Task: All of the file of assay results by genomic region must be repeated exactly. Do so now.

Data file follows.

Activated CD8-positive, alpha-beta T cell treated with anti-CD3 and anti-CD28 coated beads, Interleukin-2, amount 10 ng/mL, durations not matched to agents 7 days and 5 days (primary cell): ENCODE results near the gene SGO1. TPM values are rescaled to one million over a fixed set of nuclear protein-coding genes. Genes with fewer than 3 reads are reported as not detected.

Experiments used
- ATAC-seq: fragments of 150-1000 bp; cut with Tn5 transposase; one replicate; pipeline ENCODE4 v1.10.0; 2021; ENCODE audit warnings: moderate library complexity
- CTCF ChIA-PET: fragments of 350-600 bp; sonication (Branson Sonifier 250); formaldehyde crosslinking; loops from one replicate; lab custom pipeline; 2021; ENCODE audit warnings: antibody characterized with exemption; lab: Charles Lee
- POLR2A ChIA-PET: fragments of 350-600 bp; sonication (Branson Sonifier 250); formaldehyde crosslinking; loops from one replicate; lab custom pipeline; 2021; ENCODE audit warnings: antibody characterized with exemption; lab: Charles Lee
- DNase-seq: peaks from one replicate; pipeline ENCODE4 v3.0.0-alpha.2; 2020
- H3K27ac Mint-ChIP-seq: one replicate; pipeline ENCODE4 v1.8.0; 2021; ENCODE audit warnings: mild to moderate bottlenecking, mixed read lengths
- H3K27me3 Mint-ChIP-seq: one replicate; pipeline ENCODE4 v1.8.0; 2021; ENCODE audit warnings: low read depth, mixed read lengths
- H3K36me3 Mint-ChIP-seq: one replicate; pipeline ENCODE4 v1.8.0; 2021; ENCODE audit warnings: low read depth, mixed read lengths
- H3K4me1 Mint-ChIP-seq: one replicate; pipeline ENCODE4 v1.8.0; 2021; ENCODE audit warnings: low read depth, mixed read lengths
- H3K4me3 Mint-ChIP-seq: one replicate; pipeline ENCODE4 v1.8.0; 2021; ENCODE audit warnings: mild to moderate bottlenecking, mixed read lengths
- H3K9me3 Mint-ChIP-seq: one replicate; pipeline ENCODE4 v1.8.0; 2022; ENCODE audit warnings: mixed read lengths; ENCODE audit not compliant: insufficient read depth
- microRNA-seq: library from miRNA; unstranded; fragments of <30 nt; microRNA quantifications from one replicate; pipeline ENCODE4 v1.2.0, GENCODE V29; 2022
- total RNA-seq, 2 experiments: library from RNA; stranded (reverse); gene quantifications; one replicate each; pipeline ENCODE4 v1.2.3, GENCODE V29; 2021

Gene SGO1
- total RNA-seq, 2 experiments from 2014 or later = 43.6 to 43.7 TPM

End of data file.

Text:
Activated CD8-positive, alpha-beta T cell treated with anti-CD3 and anti-CD28 coated beads, Interleukin-2, amount 10 ng/mL, durations not matched to agents 7 days and 5 days (primary cell): ENCODE results near the gene SGO1. TPM values are rescaled to one million over a fixed set of nuclear protein-coding genes. Genes with fewer than 3 reads are reported as not detected.

Experiments used
- ATAC-seq: fragments of 150-1000 bp; cut with Tn5 transposase; one replicate; pipeline ENCODE4 v1.10.0; 2021; ENCODE audit warnings: moderate library complexity
- CTCF ChIA-PET: fragments of 350-600 bp; sonication (Branson Sonifier 250); formaldehyde crosslinking; loops from one replicate; lab custom pipeline; 2021; ENCODE audit warnings: antibody characterized with exemption; lab: Charles Lee
- POLR2A ChIA-PET: fragments of 350-600 bp; sonication (Branson Sonifier 250); formaldehyde crosslinking; loops from one replicate; lab custom pipeline; 2021; ENCODE audit warnings: antibody characterized with exemption; lab: Charles Lee
- DNase-seq: peaks from one replicate; pipeline ENCODE4 v3.0.0-alpha.2; 2020
- H3K27ac Mint-ChIP-seq: one replicate; pipeline ENCODE4 v1.8.0; 2021; ENCODE audit warnings: mild to moderate bottlenecking, mixed read lengths
- H3K27me3 Mint-ChIP-seq: one replicate; pipeline ENCODE4 v1.8.0; 2021; ENCODE audit warnings: low read depth, mixed read lengths
- H3K36me3 Mint-ChIP-seq: one replicate; pipeline ENCODE4 v1.8.0; 2021; ENCODE audit warnings: low read depth, mixed read lengths
- H3K4me1 Mint-ChIP-seq: one replicate; pipeline ENCODE4 v1.8.0; 2021; ENCODE audit warnings: low read depth, mixed read lengths
- H3K4me3 Mint-ChIP-seq: one replicate; pipeline ENCODE4 v1.8.0; 2021; ENCODE audit warnings: mild to moderate bottlenecking, mixed read lengths
- H3K9me3 Mint-ChIP-seq: one replicate; pipeline ENCODE4 v1.8.0; 2022; ENCODE audit warnings: mixed read lengths; ENCODE audit not compliant: insufficient read depth
- microRNA-seq: library from miRNA; unstranded; fragments of <30 nt; microRNA quantifications from one replicate; pipeline ENCODE4 v1.2.0, GENCODE V29; 2022
- total RNA-seq, 2 experiments: library from RNA; stranded (reverse); gene quantifications; one replicate each; pipeline ENCODE4 v1.2.3, GENCODE V29; 2021

Gene SGO1
- total RNA-seq, 2 experiments from 2014 or later = 43.6 to 43.7 TPM